2

I'm already scratching my head for a while because of this:

> cat file
line1
line2
> set tst (cat file)
> echo "$tst" 
line1 line2
> set tst "(cat file)"
> echo "$tst"
(cat file)

In bash I can get it done like so:

$ cat file
line1
line2
$ tst=$(cat file)
$ echo "$tst"
line1
line2

2 Answers 2

4

By default, fish splits command substitutions ((command)) on newlines. To override that behavior, you can use the special string subcommands like string split (which allows you to define what to split on), string split0 (which splits on NUL bytes) and string collect (which doesn't split at all[0]).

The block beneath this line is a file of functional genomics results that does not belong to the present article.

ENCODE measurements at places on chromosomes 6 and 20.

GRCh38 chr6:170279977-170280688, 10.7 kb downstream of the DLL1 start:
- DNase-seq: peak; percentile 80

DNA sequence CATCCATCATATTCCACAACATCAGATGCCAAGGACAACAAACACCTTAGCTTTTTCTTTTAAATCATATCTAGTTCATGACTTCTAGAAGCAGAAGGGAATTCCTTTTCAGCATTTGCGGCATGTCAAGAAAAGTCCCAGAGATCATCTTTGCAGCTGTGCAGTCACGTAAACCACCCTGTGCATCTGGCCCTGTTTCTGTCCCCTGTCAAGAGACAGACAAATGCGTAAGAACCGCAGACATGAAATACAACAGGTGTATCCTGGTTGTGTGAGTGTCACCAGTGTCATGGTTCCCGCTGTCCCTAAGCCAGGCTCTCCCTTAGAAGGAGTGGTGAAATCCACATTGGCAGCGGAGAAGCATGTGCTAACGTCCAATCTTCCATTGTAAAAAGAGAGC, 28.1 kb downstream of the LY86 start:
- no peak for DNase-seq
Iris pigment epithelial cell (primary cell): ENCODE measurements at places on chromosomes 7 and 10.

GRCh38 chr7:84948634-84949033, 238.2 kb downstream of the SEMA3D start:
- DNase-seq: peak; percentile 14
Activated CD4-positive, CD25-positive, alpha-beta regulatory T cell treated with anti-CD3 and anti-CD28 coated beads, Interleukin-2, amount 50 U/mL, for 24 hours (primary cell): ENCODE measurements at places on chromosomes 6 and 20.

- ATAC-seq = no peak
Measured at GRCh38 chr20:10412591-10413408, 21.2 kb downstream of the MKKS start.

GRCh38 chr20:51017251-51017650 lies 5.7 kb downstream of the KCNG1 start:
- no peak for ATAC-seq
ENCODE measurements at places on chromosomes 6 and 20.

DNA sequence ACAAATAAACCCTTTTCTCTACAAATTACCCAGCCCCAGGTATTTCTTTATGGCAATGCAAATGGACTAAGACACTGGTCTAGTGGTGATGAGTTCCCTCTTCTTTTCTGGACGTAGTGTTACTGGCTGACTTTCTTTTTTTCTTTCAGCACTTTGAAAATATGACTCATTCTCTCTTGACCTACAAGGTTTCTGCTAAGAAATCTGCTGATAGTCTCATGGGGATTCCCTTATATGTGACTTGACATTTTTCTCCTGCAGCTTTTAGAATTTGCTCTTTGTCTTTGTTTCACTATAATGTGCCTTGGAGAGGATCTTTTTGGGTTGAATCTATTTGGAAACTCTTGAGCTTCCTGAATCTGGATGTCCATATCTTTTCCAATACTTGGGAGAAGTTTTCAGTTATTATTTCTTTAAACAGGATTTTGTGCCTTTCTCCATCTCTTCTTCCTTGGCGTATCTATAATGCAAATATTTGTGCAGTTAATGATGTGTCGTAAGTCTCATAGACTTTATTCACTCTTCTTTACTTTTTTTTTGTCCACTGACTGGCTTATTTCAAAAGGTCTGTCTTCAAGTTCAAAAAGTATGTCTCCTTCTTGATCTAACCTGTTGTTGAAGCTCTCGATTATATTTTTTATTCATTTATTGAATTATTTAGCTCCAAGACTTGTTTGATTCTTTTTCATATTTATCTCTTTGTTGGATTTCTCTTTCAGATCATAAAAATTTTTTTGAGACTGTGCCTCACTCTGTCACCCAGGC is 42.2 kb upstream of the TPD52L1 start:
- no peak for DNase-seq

So the answer is:

set tst (cat file | string collect)
echo $tst

[0]: Note that NUL bytes can't be passed to commands because unix passes the arguments as NUL-terminated strings, so there is no way for the command to know that the argument goes on, so string collect effectively just captures the command output up to the first NUL, giving you at most one entry, while string split0 might result in multiple arguments.

0
1

fish saves the result of a command substitution as a list of lines (except if string collect is used). So you can do

> set tst (cat file)
> printf '%s\n' $tst
line1
line2

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